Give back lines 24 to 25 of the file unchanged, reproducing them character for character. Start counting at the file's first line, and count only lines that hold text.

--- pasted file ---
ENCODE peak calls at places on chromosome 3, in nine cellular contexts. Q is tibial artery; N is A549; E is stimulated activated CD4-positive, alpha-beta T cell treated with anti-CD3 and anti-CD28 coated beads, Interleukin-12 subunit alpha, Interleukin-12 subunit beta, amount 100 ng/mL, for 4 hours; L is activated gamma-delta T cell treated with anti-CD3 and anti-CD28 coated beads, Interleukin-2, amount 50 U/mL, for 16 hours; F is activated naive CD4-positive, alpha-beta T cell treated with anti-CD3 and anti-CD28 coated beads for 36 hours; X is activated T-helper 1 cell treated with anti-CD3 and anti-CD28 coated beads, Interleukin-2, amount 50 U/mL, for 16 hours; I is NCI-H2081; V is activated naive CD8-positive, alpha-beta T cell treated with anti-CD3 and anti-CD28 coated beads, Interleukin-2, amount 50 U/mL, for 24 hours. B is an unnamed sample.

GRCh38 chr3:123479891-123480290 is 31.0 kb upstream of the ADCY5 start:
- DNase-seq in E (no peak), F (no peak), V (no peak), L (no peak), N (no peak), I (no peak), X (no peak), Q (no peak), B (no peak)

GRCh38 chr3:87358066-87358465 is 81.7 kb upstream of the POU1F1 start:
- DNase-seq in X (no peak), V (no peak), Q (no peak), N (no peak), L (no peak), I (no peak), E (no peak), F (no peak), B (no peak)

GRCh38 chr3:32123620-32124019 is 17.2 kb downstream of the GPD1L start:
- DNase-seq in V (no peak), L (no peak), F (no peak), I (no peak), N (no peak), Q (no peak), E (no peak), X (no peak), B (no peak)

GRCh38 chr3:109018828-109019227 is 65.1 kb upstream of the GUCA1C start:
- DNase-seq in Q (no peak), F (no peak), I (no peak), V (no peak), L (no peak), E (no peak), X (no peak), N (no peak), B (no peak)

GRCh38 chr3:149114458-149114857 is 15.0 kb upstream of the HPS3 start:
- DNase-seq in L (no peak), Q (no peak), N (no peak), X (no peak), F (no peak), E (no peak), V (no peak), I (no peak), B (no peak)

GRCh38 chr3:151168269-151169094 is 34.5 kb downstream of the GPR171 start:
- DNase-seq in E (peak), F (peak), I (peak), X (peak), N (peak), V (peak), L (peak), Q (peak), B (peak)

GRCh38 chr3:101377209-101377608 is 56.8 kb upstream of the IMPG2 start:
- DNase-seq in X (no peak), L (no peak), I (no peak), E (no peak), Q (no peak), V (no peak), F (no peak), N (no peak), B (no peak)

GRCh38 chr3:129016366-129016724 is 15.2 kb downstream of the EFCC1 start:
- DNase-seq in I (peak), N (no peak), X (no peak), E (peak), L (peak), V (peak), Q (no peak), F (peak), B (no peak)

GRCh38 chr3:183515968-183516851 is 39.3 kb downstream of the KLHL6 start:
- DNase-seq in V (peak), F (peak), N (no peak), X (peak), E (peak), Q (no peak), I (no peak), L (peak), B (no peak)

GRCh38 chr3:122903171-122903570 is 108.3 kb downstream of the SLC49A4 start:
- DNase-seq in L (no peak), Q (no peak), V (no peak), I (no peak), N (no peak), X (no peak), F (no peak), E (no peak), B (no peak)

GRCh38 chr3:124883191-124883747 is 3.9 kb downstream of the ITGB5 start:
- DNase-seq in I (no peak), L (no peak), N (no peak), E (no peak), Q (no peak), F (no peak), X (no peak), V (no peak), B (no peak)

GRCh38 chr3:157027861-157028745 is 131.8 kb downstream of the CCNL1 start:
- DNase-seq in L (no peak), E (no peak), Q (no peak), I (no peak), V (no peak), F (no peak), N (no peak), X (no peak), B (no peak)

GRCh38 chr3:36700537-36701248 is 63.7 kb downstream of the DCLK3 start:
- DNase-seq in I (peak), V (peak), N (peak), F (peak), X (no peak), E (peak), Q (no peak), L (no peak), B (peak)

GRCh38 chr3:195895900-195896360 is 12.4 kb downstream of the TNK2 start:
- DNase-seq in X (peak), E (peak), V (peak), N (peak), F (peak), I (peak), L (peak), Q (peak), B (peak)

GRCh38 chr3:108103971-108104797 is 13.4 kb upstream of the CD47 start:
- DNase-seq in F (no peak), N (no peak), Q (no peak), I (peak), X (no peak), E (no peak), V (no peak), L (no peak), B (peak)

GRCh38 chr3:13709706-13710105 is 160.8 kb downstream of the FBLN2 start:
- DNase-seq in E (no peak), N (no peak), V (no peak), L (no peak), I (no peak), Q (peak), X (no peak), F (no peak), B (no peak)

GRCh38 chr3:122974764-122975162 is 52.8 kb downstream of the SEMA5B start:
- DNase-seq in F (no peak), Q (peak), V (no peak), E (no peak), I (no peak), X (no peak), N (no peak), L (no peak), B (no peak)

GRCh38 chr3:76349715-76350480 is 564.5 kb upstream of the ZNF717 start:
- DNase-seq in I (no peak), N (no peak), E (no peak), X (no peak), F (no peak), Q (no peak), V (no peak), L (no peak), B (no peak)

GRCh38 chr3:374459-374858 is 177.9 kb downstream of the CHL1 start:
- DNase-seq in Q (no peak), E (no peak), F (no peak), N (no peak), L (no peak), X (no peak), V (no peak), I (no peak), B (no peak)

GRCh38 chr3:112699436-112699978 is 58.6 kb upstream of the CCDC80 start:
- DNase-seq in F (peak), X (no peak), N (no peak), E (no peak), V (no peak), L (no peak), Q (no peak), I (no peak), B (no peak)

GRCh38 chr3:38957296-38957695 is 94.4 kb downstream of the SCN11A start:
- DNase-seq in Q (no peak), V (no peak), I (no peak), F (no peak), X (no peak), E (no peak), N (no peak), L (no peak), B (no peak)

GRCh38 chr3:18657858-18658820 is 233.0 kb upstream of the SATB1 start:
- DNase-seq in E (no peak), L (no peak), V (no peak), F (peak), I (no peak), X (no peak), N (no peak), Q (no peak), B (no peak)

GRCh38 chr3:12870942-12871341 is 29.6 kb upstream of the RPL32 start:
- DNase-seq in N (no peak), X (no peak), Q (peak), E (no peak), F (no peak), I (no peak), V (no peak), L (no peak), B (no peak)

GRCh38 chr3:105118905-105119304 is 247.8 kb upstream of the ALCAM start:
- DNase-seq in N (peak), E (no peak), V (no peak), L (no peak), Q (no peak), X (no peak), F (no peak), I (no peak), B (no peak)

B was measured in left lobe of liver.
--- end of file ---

GRCh38 chr3:157027861-157028745 is 131.8 kb downstream of the CCNL1 start:
- DNase-seq in L (no peak), E (no peak), Q (no peak), I (no peak), V (no peak), F (no peak), N (no peak), X (no peak), B (no peak)